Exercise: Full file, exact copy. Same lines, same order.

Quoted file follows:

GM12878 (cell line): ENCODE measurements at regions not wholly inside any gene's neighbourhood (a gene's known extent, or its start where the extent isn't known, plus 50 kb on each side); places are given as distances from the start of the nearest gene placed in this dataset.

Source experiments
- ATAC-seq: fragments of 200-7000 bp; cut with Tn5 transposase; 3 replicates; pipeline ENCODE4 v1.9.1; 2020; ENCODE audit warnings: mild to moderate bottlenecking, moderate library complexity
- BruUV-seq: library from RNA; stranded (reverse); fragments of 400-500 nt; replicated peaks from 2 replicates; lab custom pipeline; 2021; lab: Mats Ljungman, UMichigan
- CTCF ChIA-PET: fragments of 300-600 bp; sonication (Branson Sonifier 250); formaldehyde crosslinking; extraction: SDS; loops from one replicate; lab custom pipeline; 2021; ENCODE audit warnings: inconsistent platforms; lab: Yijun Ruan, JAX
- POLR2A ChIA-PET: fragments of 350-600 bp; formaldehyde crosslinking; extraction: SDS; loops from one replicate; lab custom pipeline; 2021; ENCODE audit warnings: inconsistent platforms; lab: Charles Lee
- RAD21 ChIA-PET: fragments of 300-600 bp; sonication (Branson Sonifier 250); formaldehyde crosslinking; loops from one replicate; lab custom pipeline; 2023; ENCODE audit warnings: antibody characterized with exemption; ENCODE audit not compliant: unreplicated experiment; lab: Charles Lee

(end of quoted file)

GM12878 (cell line): ENCODE measurements at regions not wholly inside any gene's neighbourhood (a gene's known extent, or its start where the extent isn't known, plus 50 kb on each side); places are given as distances from the start of the nearest gene placed in this dataset.

Source experiments
- ATAC-seq: fragments of 200-7000 bp; cut with Tn5 transposase; 3 replicates; pipeline ENCODE4 v1.9.1; 2020; ENCODE audit warnings: mild to moderate bottlenecking, moderate library complexity
- BruUV-seq: library from RNA; stranded (reverse); fragments of 400-500 nt; replicated peaks from 2 replicates; lab custom pipeline; 2021; lab: Mats Ljungman, UMichigan
- CTCF ChIA-PET: fragments of 300-600 bp; sonication (Branson Sonifier 250); formaldehyde crosslinking; extraction: SDS; loops from one replicate; lab custom pipeline; 2021; ENCODE audit warnings: inconsistent platforms; lab: Yijun Ruan, JAX
- POLR2A ChIA-PET: fragments of 350-600 bp; formaldehyde crosslinking; extraction: SDS; loops from one replicate; lab custom pipeline; 2021; ENCODE audit warnings: inconsistent platforms; lab: Charles Lee
- RAD21 ChIA-PET: fragments of 300-600 bp; sonication (Branson Sonifier 250); formaldehyde crosslinking; loops from one replicate; lab custom pipeline; 2023; ENCODE audit warnings: antibody characterized with exemption; ENCODE audit not compliant: unreplicated experiment; lab: Charles Lee